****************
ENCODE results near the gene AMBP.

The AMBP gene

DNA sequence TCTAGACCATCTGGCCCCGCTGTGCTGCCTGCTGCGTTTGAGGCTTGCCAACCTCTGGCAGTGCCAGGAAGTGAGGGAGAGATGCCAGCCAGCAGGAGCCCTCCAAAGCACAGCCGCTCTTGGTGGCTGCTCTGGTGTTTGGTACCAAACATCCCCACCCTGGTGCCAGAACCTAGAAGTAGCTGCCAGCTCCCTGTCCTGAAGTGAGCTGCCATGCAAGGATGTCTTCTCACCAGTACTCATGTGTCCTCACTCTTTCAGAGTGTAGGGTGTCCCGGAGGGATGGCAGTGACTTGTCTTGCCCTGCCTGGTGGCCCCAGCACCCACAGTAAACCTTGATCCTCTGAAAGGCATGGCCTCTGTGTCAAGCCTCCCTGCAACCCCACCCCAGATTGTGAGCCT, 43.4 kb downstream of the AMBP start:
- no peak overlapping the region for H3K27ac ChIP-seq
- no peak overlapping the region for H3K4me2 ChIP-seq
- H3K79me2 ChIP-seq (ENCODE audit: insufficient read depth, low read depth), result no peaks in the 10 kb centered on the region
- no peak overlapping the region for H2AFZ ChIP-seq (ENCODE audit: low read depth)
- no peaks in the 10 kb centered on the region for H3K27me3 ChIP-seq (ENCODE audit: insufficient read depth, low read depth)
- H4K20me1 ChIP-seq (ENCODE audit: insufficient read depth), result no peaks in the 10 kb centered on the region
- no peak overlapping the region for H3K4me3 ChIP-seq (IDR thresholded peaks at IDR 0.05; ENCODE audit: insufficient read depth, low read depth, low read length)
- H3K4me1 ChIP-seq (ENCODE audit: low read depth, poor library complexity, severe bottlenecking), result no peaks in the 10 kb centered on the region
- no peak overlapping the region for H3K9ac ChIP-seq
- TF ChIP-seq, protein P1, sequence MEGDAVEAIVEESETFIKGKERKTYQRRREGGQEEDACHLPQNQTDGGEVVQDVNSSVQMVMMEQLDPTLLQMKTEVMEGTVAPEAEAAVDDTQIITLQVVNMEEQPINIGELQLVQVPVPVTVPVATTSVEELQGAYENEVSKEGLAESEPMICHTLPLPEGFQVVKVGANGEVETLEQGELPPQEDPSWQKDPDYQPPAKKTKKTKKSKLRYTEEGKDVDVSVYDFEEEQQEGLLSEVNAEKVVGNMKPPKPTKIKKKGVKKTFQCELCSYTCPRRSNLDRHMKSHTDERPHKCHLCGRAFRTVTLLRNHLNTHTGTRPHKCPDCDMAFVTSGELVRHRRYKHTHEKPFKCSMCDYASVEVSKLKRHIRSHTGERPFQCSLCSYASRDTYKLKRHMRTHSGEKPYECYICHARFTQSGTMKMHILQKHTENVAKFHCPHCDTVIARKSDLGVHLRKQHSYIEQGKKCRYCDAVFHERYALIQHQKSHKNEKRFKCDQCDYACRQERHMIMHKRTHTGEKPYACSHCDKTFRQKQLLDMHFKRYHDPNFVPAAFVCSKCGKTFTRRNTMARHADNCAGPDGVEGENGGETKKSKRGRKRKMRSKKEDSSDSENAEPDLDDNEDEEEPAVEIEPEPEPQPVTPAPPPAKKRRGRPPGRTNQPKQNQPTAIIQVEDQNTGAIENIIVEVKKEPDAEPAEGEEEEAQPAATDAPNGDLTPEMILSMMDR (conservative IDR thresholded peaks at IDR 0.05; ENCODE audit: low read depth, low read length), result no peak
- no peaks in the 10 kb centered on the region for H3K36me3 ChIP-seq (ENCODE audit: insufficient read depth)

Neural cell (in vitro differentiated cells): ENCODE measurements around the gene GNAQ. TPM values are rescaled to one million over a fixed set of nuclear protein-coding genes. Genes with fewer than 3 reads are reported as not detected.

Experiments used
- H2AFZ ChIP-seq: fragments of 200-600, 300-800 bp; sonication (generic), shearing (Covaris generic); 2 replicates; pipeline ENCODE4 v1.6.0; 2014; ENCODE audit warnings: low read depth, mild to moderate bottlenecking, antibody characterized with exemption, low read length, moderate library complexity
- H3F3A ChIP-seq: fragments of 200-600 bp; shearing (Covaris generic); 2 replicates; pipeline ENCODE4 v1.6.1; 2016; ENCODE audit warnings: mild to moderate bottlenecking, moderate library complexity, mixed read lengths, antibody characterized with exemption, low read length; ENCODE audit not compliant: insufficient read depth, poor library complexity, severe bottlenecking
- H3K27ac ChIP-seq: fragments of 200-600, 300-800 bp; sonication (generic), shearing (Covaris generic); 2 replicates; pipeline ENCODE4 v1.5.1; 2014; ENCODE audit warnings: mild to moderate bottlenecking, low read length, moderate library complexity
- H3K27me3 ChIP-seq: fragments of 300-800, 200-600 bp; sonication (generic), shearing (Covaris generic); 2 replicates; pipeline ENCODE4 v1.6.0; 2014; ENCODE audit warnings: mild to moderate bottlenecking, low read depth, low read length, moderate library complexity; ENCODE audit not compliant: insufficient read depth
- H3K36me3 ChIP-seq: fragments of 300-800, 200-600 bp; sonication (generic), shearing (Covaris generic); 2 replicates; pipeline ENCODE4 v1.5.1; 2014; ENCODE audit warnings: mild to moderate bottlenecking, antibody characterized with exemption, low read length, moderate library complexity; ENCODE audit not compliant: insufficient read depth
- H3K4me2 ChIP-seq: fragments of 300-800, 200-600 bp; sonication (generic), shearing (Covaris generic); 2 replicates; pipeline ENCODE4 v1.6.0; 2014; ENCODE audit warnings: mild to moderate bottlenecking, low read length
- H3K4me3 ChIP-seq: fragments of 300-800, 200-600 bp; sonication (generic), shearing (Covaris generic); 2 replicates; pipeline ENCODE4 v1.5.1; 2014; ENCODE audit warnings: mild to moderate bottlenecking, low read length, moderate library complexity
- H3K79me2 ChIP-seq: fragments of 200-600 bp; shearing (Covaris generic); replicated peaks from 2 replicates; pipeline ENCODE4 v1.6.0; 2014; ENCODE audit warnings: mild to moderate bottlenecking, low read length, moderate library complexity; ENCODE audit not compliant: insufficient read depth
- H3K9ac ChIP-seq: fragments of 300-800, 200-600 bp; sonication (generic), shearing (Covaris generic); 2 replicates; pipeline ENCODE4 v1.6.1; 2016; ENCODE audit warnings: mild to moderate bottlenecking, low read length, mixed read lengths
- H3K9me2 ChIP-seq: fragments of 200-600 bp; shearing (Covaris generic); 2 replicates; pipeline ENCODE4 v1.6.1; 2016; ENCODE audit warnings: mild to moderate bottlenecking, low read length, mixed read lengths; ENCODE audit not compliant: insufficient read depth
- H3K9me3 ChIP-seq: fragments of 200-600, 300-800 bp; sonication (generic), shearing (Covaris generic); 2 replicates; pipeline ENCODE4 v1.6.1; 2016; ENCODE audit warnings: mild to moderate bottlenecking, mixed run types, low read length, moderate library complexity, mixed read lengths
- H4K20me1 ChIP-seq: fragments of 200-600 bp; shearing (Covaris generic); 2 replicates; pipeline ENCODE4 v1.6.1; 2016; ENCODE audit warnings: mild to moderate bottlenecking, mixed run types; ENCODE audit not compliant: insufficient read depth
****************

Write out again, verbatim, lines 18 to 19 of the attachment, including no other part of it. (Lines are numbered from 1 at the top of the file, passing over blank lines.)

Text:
- H3F3A ChIP-seq: fragments of 200-600 bp; shearing (Covaris generic); 2 replicates; pipeline ENCODE4 v1.6.1; 2016; ENCODE audit warnings: mild to moderate bottlenecking, moderate library complexity, mixed read lengths, antibody characterized with exemption, low read length; ENCODE audit not compliant: insufficient read depth, poor library complexity, severe bottlenecking
- H3K27ac ChIP-seq: fragments of 200-600, 300-800 bp; sonication (generic), shearing (Covaris generic); 2 replicates; pipeline ENCODE4 v1.5.1; 2014; ENCODE audit warnings: mild to moderate bottlenecking, low read length, moderate library complexity